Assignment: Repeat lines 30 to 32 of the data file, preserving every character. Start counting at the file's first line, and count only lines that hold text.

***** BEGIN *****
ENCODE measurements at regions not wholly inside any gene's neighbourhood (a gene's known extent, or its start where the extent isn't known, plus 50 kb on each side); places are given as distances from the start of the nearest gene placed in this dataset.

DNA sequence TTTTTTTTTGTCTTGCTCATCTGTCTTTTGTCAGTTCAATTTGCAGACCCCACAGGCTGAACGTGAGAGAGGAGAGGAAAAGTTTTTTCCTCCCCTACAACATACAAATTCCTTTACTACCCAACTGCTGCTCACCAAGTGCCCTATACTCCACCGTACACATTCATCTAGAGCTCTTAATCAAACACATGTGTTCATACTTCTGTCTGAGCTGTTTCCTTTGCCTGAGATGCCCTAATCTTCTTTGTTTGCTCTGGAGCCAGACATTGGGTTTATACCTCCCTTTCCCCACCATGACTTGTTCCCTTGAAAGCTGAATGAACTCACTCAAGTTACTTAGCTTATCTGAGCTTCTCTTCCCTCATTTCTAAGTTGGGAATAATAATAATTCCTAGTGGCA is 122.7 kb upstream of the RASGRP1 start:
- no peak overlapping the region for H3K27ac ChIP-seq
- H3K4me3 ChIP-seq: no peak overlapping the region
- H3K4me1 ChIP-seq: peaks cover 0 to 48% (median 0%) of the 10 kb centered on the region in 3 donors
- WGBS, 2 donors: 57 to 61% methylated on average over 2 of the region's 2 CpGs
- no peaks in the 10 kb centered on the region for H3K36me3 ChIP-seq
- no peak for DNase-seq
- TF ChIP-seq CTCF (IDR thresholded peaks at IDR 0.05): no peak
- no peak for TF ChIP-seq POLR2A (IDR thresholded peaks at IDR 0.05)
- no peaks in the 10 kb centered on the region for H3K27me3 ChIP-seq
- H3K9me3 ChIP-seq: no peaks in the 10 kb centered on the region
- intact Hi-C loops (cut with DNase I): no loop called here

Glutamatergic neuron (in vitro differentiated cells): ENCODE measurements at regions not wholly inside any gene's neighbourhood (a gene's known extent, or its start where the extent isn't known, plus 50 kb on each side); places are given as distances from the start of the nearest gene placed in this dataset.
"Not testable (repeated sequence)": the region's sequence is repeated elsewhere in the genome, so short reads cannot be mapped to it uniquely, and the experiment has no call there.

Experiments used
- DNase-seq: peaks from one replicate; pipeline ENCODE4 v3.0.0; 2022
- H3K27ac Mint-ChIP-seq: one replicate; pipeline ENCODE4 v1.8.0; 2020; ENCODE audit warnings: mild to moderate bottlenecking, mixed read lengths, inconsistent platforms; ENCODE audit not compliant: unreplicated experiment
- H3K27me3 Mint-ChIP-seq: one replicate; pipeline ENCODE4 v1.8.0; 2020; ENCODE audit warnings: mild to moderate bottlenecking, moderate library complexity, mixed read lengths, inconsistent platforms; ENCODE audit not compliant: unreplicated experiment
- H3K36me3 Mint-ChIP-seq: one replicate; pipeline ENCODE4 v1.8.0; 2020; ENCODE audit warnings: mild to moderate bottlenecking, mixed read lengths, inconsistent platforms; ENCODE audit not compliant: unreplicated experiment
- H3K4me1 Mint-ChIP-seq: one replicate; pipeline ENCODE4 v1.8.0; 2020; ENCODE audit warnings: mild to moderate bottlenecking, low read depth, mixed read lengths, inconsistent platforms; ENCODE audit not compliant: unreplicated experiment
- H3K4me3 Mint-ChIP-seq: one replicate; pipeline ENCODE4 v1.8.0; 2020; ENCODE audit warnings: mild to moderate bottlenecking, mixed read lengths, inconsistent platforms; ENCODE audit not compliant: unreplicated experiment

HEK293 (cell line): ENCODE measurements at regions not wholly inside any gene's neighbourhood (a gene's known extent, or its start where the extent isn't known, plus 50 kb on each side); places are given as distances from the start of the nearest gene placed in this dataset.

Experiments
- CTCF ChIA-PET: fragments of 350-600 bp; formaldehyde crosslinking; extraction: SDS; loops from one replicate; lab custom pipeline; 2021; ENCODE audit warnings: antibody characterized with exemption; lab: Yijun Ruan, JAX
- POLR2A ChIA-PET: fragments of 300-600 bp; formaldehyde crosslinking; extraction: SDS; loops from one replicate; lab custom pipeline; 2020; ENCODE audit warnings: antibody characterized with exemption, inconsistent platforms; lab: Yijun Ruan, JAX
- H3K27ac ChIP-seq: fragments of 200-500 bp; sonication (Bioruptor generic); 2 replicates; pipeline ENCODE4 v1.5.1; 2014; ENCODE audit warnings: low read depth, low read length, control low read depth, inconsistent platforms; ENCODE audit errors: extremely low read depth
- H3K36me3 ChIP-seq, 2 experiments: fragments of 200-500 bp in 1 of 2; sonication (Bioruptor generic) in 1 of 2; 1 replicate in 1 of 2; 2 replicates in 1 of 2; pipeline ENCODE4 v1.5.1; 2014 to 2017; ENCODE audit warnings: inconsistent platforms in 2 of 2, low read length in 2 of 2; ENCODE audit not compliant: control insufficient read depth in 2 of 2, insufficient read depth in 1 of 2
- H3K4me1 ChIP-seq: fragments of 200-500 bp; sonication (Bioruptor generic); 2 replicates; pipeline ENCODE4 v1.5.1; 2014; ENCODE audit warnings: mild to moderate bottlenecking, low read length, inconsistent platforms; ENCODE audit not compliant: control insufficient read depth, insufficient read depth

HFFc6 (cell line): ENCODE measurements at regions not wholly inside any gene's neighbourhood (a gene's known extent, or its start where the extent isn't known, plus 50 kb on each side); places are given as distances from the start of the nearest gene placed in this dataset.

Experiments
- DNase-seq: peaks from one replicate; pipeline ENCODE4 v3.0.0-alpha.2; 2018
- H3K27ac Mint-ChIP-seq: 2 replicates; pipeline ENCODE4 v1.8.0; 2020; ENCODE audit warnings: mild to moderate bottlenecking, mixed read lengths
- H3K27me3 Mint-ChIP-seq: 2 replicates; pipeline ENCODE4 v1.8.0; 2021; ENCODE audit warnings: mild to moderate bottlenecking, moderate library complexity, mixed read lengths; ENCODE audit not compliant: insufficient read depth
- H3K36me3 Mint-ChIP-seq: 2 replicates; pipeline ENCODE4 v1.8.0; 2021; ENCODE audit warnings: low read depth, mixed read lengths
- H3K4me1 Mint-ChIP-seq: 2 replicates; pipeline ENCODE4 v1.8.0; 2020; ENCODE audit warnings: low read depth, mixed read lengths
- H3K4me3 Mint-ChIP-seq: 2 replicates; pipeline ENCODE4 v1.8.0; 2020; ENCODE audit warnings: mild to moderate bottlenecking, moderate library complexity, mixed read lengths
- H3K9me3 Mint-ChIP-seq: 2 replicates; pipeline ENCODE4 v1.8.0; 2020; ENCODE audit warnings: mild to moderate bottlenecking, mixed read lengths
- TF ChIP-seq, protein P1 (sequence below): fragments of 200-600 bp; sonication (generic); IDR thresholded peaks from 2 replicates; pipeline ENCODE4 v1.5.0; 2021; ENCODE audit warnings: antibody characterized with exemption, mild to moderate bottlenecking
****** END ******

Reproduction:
HFFc6 (cell line): ENCODE measurements at regions not wholly inside any gene's neighbourhood (a gene's known extent, or its start where the extent isn't known, plus 50 kb on each side); places are given as distances from the start of the nearest gene placed in this dataset.

Experiments
- DNase-seq: peaks from one replicate; pipeline ENCODE4 v3.0.0-alpha.2; 2018